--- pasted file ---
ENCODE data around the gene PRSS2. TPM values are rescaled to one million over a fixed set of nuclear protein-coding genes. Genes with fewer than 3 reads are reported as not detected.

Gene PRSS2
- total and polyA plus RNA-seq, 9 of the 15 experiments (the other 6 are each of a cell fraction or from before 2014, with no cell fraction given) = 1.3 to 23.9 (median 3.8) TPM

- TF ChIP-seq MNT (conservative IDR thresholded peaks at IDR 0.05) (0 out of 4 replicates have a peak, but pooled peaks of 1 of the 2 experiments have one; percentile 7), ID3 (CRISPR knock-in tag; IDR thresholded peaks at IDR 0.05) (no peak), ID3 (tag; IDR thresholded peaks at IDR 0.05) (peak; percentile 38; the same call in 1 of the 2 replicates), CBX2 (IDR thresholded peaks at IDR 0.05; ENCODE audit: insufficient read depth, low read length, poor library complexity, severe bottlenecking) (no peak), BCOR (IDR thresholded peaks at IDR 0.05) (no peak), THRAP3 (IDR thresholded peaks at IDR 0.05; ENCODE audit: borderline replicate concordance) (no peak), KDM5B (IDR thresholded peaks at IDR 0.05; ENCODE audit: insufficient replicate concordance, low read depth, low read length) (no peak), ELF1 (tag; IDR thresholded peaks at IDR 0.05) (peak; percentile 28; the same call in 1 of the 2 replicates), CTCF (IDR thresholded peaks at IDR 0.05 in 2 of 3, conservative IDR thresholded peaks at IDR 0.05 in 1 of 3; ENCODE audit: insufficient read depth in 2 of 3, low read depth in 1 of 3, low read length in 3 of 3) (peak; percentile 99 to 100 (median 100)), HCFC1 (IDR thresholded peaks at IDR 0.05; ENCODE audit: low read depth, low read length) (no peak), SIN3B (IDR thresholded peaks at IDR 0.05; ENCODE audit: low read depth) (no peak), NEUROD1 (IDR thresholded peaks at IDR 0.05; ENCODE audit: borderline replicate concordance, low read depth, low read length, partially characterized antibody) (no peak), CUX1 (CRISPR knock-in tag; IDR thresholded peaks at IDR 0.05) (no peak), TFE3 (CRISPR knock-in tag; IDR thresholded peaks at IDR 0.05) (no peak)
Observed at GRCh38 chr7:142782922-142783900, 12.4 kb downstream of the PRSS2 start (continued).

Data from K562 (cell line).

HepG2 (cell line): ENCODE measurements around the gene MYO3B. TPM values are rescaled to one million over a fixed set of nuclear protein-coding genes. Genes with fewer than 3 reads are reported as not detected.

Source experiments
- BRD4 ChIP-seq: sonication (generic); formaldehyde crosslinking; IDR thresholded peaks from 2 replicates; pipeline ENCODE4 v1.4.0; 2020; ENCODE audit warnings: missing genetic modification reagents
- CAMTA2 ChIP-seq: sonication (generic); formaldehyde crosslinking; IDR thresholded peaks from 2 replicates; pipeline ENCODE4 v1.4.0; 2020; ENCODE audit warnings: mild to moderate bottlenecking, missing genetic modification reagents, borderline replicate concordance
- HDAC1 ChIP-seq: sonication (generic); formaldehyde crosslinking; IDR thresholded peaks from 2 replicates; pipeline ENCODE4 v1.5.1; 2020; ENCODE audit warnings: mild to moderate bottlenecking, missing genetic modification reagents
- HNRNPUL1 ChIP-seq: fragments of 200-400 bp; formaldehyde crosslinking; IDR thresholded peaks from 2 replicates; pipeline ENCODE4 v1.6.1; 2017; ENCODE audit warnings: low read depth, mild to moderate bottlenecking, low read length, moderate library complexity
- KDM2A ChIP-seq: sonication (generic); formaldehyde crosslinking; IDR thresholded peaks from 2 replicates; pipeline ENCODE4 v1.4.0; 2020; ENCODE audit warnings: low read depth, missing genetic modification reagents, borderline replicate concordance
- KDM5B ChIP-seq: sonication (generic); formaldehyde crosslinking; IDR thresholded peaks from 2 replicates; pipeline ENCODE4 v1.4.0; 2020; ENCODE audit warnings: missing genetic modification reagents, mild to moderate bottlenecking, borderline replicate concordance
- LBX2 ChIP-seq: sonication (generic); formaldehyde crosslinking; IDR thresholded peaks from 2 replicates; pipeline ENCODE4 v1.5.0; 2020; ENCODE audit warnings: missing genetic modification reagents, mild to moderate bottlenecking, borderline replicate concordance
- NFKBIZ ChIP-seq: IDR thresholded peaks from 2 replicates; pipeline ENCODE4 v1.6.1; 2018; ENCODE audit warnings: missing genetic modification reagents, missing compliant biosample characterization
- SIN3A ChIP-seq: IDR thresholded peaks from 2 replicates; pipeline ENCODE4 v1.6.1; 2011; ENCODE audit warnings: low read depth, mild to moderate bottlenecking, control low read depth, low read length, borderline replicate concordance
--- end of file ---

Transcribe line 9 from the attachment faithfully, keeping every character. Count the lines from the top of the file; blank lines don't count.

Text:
- BRD4 ChIP-seq: sonication (generic); formaldehyde crosslinking; IDR thresholded peaks from 2 replicates; pipeline ENCODE4 v1.4.0; 2020; ENCODE audit warnings: missing genetic modification reagents